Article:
Q. Dear Umbra,
When I’m cooking and using the vent over the stove, I wonder how much energy I’m wasting. Leaving cooking odors out of the equation, is it better to run the vent and remove cool, air-conditioned air along with the hot? Or allow the heat to escape into the house to be dealt with by the air conditioner?
A. Dearest Teresa,
Once in a great while, I have a hankering for a nice, juicy steak (organic, local, grass-fed, and free-range, mind you). And I cook up a mean one in a cast-iron skillet, if I do say so myself. The secret is searing the meat over blisteringly high heat to lock in the juices — a move that also results in lots of smoke. My neighbors always know when I’m cooking my yearly rib eye by the piercing whine of my smoke alarm. In other words: I know the value of a good range hood.
But there’s a lot more at, er, stake here than annoyed neighbors. Your question pits clean indoor air against the efficiency of your cooling/heating system: Which should we prioritize? Let’s get cookin’.
You’re right, Teresa: Flipping on your range hood (or stovetop vent, if you prefer) will indeed make your AC or heater work harder, depending on the season. If you have the type that shoots your kitchen air outdoors — and I hope you do, as it’s much more effective than a ductless hood that merely recirculates air around your home — that air needs to be replaced with an equal volume from outside. When it’s hot out, the fresh air sneaking in through the cracks of your windows and doors will need cooling, and vice versa in winter. It’s the same thing that happens when you turn on your bathroom fan.
And if you have a tightly buttoned-up, well-insulated home, running a powerful range hood can cause an unfortunate phenomenon called backdraft, in which that makeup air can’t get in through the usual nooks and crannies and instead gets sucked in via your chimney or water-heater flue — bringing soot and contaminants along with it. (Adding or adjusting dampers on these systems can help.)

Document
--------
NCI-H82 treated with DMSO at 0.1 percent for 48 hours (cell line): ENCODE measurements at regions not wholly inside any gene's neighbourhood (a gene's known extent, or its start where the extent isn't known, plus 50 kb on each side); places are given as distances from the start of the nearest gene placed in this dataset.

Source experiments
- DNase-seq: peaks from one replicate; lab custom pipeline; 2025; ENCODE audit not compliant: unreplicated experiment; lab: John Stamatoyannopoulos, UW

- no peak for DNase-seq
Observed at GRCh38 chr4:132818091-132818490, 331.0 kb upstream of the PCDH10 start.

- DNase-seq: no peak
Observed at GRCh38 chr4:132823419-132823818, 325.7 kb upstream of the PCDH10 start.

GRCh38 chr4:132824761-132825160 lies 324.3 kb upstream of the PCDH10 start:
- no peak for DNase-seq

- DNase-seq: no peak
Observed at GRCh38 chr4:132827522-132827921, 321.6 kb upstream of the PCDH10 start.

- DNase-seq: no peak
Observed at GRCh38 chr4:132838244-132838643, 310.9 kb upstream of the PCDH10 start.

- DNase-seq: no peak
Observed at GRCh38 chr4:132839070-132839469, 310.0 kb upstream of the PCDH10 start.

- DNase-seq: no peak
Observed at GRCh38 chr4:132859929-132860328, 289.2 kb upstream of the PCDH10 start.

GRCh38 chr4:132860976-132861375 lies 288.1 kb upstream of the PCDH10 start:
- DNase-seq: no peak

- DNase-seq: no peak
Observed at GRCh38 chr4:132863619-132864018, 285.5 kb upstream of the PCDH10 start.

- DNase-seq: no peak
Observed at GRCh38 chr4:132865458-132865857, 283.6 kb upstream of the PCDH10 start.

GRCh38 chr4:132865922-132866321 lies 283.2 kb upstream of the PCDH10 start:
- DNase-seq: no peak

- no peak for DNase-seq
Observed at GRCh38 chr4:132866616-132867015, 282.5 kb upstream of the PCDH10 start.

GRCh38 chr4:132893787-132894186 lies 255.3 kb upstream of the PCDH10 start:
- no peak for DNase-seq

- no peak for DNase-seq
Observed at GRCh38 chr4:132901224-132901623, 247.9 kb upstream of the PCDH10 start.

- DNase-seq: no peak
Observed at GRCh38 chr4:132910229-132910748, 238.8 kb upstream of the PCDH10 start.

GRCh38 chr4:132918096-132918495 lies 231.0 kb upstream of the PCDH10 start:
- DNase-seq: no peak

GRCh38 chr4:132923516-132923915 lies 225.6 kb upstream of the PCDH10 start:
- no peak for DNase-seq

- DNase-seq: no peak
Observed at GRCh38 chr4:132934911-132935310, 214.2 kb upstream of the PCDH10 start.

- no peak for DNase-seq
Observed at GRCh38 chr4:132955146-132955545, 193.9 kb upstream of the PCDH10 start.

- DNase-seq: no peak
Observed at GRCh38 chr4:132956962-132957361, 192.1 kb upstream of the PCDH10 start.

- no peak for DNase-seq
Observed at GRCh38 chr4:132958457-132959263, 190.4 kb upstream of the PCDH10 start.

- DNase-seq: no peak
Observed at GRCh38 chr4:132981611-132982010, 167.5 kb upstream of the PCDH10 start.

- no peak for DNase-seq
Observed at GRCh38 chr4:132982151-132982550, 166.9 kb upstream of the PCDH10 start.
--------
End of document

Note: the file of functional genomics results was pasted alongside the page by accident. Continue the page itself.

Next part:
But even so, I still urge you to use that vent. That’s because a lot more is coming off of your stovetop than heat and the odors from your stir-fry. Gas stoves, with their open-flame combustion, can create dangerously high levels of nitrogen dioxide, carbon monoxide, formaldehyde, and particulate matter. How high? Recent studies have measured pollutant levels that would violate environmental standards if they were found in outdoor air. These icky fumes can exacerbate or cause respiratory and heart problems, just as if you were inhaling them in smoggy city air, and they’re especially problematic for kids and the elderly.
You’re not home free with an electric stove top, either: Cooking itself, on any type of range, emits particulate matter and an irritating substance called acrolein. It’s not the sort of stuff you want hanging around your kitchen — better to whisk it away with a flick of the vent switch. You’ll use a bit more energy, but it’s a justified use in my book. Of course, you don’t want to go nuts; turn off the hood when you’re done cooking, and use an Energy Star–certified model if you can.
And what if you have one of those ductless recirculating fans, you ask? Don’t despair: Such models usually have a charcoal filter that traps at least some of the nasties your pancake recipe has unleashed. If the weather cooperates, it’s also a great idea to open a window while you’re in chef mode. Or you can grill outdoors, where pollutants can disperse and extra cooking heat won’t be an issue for your AC. And there’s always the raw food diet. I do so love a nice bowl of cold peanut soup, don’t you?